Nano for N^3 workshop announcement

Paul Rissman rissman at
Tue Nov 18 10:49:32 PST 2008

Workshop Title  - Nanotechnology as an Enabler 
for Neuroscience, Neuroengineering and Neural Prostheses (Nano for N^3)
When - Thursday, December 11, 2008 (8 AM - 6 PM), 
Friday, December 12, 2008 (8 AM - 1 PM)
Where - Stanford University, Allen Center for 
Integrated Systems, Cypress conference room (CISX 101)
Local hotels - Westin Palo Alto -
                    alternatives -
Workshop organizers - Professor Krishna Shenoy 
(shenoy at and Professor Yoshio Nishi (nishi at

Registration -

Goals of the workshop

Neural prostheses aim to help improve the quality 
of life for patients suffering from neurological 
disease and injury. They function by translating 
electrical signals from the brain (e.g., action 
potentials, local field potentials, ECoGs,EEGs) 
into control signals for guiding assistive 
devices. Despite considerable progress in recent 
years, the field actively continues to pursue

(1) increased sensor lifetime and
(2) increased system performance so that the 
anticipated quality-of-life improvements will 
clearly outweigh potential surgical risks.

Despite ongoing efforts in recent years, neither 
sensor lifetime nor system performance have grown 
at a rate necessary to dramatically enable the 
widespread clinical translation of these systems. 
MEMS-based electrode arrays have had functional 
lifetimes of approximately one year without 
substantial improvement. While flexible substrate 
and pharmacological agent delivery through 
micro-fluidic channels appears promising, there 
is considerable interest in understanding what 
nano-structured electrical and/or optical sensors 
which reside at the size scale of neurons (< 1 
um) may enable. Similarly, system performance 
relies on massively parallel measurement of 
neural signals and MEMS based measurement has 
remained at roughly 100-200 neurons for the past 
decade. There is considerable interest in 
understanding what massively parallel, 
nano-structured electrical and/or optical sensors 
­ which could provide both the high-density 
measurements within one brain/neural area, and 
measurement from multiple brain areas separated 
by many centimeters ­ may provide.  Advances in 
both of these areas are crucial for the sustained 
advancement of both basic systems neuroscience ­ 
which aims to provide fundamental scientific 
understanding of complex nervous systems, and may 
generate biologically-inspired computational 
principles for next generation electronic 
computational architectures - as well as more 
applied neuroengineering, which aims to build core technology.

The major goals of the workshop are:
- To build bridges and promote collaborations 
between the neuroscience, neuroengineering, 
neural prosthesis and nanotechnology/sensor communities.
- To identify limitations in current 
neural-measurement technologies and critical 
needs for basic neuroscience, neuroengineering, and clinical neural prostheses.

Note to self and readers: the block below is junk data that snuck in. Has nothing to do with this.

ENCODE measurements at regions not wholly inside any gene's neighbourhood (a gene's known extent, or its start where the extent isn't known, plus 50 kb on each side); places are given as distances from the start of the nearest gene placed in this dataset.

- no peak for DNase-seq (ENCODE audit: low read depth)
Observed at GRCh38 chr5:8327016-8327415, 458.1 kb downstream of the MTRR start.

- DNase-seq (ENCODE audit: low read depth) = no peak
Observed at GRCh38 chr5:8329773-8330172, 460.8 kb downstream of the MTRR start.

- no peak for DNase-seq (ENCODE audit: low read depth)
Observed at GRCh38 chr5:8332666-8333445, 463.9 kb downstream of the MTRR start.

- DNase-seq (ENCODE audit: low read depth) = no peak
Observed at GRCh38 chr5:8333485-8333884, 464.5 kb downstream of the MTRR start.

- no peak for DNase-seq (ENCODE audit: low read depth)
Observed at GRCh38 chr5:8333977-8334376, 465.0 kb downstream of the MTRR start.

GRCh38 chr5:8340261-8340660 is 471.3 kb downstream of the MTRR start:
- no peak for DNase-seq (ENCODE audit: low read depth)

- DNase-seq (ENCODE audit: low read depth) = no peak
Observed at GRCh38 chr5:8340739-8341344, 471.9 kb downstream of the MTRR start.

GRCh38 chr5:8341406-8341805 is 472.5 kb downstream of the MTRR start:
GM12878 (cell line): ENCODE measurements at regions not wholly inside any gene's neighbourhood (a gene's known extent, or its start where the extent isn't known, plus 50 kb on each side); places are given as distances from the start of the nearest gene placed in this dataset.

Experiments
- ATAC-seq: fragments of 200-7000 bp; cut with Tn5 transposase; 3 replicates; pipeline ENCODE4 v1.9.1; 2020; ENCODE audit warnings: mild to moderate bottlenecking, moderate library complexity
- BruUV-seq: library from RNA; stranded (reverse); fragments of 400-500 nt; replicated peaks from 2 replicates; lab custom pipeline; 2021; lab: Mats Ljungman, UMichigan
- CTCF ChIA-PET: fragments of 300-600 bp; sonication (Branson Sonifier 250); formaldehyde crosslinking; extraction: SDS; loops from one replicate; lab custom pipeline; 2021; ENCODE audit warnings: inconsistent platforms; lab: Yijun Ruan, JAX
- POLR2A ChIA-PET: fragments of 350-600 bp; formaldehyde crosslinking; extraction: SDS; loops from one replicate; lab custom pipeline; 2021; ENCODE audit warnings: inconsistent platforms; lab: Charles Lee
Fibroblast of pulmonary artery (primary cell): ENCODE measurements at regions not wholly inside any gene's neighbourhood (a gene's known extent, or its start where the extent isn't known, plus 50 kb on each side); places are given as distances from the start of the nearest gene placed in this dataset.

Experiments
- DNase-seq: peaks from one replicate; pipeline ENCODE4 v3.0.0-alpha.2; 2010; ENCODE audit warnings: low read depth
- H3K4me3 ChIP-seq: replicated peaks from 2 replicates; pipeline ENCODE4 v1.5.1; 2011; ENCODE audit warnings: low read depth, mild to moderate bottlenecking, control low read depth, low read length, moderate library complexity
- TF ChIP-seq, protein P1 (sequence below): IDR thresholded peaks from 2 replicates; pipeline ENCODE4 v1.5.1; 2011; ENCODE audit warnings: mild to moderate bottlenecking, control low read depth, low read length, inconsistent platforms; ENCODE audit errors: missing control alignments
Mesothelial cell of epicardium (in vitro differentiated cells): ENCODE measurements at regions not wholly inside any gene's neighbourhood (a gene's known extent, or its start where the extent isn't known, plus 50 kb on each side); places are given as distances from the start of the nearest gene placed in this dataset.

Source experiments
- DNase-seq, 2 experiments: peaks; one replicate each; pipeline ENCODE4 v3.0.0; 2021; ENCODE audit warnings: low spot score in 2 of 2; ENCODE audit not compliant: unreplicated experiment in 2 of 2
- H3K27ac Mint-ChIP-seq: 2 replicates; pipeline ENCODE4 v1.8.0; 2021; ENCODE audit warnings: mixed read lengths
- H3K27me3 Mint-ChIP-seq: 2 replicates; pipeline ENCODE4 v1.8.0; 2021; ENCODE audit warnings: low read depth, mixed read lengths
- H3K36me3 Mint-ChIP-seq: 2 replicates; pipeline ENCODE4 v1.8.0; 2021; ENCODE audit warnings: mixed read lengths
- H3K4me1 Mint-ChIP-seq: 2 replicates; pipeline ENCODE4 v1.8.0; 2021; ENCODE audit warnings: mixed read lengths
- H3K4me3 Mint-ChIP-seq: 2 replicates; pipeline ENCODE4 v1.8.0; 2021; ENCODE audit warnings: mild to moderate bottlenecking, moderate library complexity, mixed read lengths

- To identify potential solutions to these needs 
based on recent progress in nano- and micro-technology.
- To identify how NNIN can best leverage its 
tools, user base and staff expertise to enable these goals.

Tentative agenda

Thursday, December 11, 2008

8:30 AM - opening remarks, Professor Yoshio 
Nishi, Stanford, Professor Krishna Shenoy, Stanford
9:00 AM - Professor William Newsome, Stanford 
University - "The Need for Measuring/Perturbing 
Neural Activity for Basic Neuroscience and Prostheses"
9:30 AM - Professor Jose Carmena, UC Berkeley - title TBD
10:00 AM - Professor Daryl Kipke, University of Michigan - title TBD
10:30 AM - break
11:00 AM - Professor Florian Solzbacher, 
University of Utah - "Next Generation Neural 
Interfaces - Bridging the Gap Between Engineering and Healthcare"
11:30 AM - Professor Wentai Liu, UC Santa Cruz - title TBD
12 noon - lunch
1:00 PM - Professor Mark Wrightman, UNC - 
"Monitoring Chemical Neurotransmission and Single Unit Activity Simultaneously"
1:30 PM - Professor Paul Garris, Illinois State 
University - "Toward a Smart Deep Brain 
Stimulator with Chemical Sensing Feedback for Control"
2:00 PM -  Professor Daniel Palanker, Stanford 
University - "Optoelectronic Retinal Prosthesis 
for Restoring Sight to the Blind"
2:30 PM - Professor Ellis Meng, USC - "Hybrid 
Neural Interfaces and Implantable Drug Delivery Systems Enabled by BioMEMS"
3:00 PM - Professor Edward Keefer, UT Southwestern - title TBD
3:30 PM - break
4:00 PM - Professor Bruce Wheeler, University 
Illinois, Urbana Champaign - "Brain on a Chip: 
Progress in its Design and Construction"
4:30 PM - Dr. Vijendra Sahi, Nanosys Inc. - title TBD
5:00 PM - Professor Mark Schnitzer, Stanford University - title TBD
5:30 PM - Professor Karl Deisseroth, Stanford 
University - "Optogenetics: Development and Application"

Friday December 12, 2008

8:30 AM - Breakout group discussion - "Neuro-Nano Needs and Opportunities"
10:30 AM - break
11:00 AM - Breakout group overview - "Neuro-Nano Needs and Opportunities"
12 noon - closing remarks

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